Elementary and middle school principal Shari Hougan discussed issues of low attendance at the spring parent-teacher conferences.
While fall parent-teacher conference attendance is nearly 100-ercent in the elementary and 50-percent in the middle school, it falls precipitously in the spring to around 50-percent in the elementary and 10-percent in the middle school, Hougan noted.
“I hesitate to say we shouldn’t have them, but we do need to do something,” Hougan said.
She explained that the school does set up individual meetings in March for individual students and parents if the students are failing multiple subjects. Hougan surmised that timing and the success of the Skyward electronic grading and attendance updates may be reducing parents feeling that the spring meetings are needed.
In the meantime, the elementary has been working on participating in additional math and reading competitions for the students in need of greater challenge. A group of sixth through eighth grade students is preparing for the Battle of the Books competition and younger students are being prepared for CESA Lit Wars. There also student teams being prepared for three different math competitions.
In other business, the Riverdale School Board:
• were invited to participate in the bookkeeper-business specialist interviews on Tuesday, Feb. 9;
• heard an update on bids being sought for the multi-purpose building floor;
• heard an update on insurance costs and possible ways to reduce costs;
• heard an update on the middle school building transition and elementary grade sections;
• heard that fifth grader Gracie Anderson in one of seven finalist who will compete in the Telegraph Herald Regional Spelling Bee at Clarke College in Dubuque. The winner of that be will advance to the national bee;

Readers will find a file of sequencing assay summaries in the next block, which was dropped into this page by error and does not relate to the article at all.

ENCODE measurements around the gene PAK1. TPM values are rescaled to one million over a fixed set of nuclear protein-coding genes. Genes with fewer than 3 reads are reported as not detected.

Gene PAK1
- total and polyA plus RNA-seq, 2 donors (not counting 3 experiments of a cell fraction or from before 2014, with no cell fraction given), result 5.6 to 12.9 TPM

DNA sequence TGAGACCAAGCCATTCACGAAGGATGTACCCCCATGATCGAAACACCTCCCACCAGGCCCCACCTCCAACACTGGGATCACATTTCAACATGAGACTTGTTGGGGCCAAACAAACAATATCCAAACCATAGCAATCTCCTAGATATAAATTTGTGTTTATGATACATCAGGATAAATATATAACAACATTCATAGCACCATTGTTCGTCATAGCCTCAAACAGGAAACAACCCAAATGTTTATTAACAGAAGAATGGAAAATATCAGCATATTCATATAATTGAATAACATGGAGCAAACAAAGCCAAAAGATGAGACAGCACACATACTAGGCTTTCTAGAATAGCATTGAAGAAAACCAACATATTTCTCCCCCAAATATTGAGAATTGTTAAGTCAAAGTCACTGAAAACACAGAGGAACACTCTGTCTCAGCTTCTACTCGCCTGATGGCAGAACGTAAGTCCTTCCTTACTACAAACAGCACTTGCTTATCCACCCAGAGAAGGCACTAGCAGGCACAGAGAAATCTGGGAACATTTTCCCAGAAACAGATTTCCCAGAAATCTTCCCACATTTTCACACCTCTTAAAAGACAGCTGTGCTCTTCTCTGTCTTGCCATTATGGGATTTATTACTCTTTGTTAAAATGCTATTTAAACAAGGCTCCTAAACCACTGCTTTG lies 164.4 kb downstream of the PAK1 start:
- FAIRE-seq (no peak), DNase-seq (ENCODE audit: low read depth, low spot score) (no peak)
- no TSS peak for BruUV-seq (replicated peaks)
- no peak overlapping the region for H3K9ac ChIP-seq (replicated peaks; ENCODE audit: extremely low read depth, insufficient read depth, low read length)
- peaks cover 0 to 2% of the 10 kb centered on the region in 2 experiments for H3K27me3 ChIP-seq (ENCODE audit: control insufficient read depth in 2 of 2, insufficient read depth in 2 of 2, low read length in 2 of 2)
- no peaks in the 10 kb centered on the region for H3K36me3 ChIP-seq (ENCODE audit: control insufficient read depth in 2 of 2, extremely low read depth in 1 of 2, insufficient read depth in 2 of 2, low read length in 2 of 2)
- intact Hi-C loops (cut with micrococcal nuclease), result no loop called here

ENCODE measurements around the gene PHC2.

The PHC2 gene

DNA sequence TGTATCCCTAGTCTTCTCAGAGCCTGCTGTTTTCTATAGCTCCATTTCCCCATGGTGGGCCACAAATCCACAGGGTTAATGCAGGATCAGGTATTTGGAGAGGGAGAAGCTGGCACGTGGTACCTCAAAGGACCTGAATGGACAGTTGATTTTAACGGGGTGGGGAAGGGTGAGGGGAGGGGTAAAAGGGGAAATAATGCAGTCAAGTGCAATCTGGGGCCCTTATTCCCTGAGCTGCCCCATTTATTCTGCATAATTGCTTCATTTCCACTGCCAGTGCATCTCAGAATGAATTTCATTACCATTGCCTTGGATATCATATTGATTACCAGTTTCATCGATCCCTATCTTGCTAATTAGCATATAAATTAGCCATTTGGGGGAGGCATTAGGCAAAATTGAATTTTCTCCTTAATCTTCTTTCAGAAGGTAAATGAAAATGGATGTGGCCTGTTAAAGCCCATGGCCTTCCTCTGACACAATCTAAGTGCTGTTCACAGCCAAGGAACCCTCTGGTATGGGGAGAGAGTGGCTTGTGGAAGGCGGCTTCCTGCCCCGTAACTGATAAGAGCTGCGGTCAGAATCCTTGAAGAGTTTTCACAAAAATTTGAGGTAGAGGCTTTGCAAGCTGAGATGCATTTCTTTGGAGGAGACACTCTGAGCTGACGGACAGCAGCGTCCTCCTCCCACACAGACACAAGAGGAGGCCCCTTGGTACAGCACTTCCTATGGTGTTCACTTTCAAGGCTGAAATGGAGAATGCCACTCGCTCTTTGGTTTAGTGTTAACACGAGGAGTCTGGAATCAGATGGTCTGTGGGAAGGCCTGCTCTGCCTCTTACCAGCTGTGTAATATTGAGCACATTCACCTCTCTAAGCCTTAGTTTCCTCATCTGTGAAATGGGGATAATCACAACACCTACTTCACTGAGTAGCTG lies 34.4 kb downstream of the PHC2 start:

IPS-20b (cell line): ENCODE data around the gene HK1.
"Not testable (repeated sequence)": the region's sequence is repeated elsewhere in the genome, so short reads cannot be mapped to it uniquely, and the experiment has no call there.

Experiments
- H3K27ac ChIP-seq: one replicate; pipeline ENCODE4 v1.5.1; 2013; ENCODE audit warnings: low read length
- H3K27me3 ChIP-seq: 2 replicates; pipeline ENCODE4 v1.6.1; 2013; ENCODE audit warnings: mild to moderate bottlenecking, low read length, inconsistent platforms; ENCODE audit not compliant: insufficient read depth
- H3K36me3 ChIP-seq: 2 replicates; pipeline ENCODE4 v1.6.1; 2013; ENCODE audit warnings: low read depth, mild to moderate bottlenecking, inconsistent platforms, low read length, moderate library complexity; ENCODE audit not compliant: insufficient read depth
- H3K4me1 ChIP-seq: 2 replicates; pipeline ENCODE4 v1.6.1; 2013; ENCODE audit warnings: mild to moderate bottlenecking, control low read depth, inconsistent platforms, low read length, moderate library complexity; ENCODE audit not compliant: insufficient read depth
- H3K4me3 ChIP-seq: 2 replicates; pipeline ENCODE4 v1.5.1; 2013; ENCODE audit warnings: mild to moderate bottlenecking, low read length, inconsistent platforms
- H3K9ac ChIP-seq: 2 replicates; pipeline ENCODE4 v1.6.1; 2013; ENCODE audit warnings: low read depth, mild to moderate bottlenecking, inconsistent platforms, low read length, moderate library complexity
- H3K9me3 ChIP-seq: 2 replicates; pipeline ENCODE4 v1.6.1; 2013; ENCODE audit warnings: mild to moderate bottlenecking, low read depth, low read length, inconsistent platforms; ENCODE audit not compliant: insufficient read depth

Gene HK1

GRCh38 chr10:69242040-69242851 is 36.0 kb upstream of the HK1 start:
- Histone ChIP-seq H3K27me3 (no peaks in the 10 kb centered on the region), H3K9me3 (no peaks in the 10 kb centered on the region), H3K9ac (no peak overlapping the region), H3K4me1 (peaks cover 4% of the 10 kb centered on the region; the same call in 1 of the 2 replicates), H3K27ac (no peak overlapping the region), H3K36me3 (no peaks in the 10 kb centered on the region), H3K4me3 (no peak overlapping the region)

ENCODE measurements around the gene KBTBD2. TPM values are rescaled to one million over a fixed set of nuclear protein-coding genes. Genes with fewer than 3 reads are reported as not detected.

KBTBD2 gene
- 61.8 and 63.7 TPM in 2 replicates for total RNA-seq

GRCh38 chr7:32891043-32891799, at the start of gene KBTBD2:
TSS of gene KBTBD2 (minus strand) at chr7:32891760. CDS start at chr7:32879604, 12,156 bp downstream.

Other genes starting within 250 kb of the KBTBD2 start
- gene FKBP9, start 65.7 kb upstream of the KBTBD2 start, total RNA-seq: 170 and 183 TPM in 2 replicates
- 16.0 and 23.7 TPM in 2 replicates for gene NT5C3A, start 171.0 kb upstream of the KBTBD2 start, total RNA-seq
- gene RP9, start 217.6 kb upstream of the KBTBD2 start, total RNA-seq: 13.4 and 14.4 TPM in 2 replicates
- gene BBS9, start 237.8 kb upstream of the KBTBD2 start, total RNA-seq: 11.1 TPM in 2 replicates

• heard an update on high school sports;
• heard an update on high school testing dates, including the ACT on March 1 and 2;
• heard an update on the high school Academic Showcase planned on Saturday, May 7;
• heard that Michael Schaefer, Caleb Johnson, and Ty Hougan finished second at the FBLA leadership conference in Lancaster in the Sports and Entertainment Management competition;
• heard that the FFA will sponsor games and activities throughout the last week of the month in honor of National FFA Week;
• approved accepting the resignation of Linda Eveland as the middle school yearbook advisor at the end of the year;
• approved accepting the resignation of Liberty Kientz as an aide effective Feb. 5;
• approved accepting the retirement of third-grade teacher Lisa Farness (31-1/2 years) as at the end of the year;
• approved Jen Mau as the middle school track coach and Keegan Franklin as a volunteer track coach;
• approved hiring Sam Kientz for the kindercare program;
• approved three courses recommended by the curriculum committee - Workplace Communication, Adventure Education and Outdoor Pursuits, and College Prep Math; and
• approved the first reading of policy revisions and new policies, with discussion focusing how the school should respond to lunch bills being left unpaid by parents who did not qualify for free or reduced lunches that resulted in young children being cut off from the meal program.